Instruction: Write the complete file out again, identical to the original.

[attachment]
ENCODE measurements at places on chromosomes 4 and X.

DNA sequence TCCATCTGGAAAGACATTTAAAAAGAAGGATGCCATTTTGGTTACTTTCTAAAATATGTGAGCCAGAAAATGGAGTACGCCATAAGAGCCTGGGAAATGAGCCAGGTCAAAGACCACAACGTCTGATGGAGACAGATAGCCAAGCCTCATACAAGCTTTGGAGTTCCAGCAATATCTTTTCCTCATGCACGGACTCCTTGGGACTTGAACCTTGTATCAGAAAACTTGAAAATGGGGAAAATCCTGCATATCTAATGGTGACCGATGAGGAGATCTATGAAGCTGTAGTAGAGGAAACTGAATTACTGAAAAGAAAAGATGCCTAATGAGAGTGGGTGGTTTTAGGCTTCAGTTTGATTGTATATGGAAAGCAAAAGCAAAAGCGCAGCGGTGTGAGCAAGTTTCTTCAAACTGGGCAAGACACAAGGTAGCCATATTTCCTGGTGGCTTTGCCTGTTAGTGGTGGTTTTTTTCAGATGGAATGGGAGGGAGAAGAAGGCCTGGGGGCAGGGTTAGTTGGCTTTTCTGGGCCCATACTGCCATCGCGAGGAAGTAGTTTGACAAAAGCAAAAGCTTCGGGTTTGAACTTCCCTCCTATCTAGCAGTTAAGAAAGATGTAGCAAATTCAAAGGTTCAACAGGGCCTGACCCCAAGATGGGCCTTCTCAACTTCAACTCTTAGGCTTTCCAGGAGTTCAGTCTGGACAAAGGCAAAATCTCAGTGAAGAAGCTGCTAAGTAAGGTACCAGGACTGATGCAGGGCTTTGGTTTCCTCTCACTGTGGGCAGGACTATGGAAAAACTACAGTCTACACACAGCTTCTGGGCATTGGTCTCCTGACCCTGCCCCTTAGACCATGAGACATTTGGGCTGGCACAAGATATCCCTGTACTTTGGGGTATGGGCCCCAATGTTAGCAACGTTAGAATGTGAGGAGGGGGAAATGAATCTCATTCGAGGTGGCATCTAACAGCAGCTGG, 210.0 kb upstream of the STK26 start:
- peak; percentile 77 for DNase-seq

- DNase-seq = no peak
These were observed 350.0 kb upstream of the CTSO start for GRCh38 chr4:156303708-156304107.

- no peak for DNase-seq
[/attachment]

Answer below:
ENCODE measurements at places on chromosomes 4 and X.

DNA sequence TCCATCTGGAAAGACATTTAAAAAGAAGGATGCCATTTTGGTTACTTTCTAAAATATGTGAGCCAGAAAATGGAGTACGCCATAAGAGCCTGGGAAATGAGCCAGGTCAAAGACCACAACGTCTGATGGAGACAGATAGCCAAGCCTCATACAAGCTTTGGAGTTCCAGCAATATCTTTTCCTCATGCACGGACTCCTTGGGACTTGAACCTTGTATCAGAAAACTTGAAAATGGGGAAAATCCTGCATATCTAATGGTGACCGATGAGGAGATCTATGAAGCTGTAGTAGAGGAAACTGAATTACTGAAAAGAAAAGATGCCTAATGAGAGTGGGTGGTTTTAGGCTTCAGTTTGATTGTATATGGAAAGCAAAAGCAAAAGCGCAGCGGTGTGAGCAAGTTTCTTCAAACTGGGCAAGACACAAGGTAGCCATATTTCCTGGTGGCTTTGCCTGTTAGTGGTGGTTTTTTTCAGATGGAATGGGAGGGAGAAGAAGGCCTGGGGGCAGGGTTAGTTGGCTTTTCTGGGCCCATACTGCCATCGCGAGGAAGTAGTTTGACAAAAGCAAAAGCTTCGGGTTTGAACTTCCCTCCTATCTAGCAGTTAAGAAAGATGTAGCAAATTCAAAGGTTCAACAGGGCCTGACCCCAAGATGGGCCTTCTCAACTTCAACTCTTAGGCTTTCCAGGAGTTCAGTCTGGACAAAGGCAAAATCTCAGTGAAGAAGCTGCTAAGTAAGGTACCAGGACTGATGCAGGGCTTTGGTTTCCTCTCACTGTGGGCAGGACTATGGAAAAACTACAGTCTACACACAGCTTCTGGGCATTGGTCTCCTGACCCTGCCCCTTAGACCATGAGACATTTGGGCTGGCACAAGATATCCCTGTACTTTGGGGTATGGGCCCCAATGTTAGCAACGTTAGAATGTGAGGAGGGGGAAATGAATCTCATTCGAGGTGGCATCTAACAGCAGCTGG, 210.0 kb upstream of the STK26 start:
- peak; percentile 77 for DNase-seq

- DNase-seq = no peak
These were observed 350.0 kb upstream of the CTSO start for GRCh38 chr4:156303708-156304107.

- no peak for DNase-seq